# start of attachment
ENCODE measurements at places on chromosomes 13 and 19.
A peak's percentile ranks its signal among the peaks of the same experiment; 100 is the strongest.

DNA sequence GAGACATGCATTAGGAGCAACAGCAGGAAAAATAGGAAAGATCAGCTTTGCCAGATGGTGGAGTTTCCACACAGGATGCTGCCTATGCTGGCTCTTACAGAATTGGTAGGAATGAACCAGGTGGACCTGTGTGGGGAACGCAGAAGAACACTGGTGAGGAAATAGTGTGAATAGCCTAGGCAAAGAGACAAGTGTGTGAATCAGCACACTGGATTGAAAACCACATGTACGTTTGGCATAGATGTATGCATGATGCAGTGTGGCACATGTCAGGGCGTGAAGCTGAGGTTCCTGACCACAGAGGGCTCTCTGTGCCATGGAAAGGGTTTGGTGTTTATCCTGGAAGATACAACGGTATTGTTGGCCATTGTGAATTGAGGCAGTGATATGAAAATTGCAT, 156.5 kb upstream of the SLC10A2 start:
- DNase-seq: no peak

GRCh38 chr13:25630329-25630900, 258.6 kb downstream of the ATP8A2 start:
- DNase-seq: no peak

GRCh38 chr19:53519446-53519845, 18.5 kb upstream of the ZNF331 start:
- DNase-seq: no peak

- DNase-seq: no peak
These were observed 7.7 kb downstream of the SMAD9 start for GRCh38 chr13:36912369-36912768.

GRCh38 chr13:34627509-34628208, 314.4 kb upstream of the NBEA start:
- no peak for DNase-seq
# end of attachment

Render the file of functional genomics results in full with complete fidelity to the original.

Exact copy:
ENCODE measurements at places on chromosomes 13 and 19.
A peak's percentile ranks its signal among the peaks of the same experiment; 100 is the strongest.

DNA sequence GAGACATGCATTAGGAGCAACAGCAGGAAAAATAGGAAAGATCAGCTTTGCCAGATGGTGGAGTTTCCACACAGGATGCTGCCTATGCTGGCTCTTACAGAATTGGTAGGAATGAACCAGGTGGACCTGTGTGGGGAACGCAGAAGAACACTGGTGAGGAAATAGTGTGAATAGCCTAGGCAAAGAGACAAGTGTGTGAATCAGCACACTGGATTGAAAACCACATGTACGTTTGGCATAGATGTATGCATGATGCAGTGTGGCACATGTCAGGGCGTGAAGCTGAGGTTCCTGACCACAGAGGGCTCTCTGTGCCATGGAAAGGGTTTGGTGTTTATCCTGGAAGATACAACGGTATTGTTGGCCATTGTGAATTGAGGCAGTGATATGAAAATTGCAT, 156.5 kb upstream of the SLC10A2 start:
- DNase-seq: no peak

GRCh38 chr13:25630329-25630900, 258.6 kb downstream of the ATP8A2 start:
- DNase-seq: no peak

GRCh38 chr19:53519446-53519845, 18.5 kb upstream of the ZNF331 start:
- DNase-seq: no peak

- DNase-seq: no peak
These were observed 7.7 kb downstream of the SMAD9 start for GRCh38 chr13:36912369-36912768.

GRCh38 chr13:34627509-34628208, 314.4 kb upstream of the NBEA start:
- no peak for DNase-seq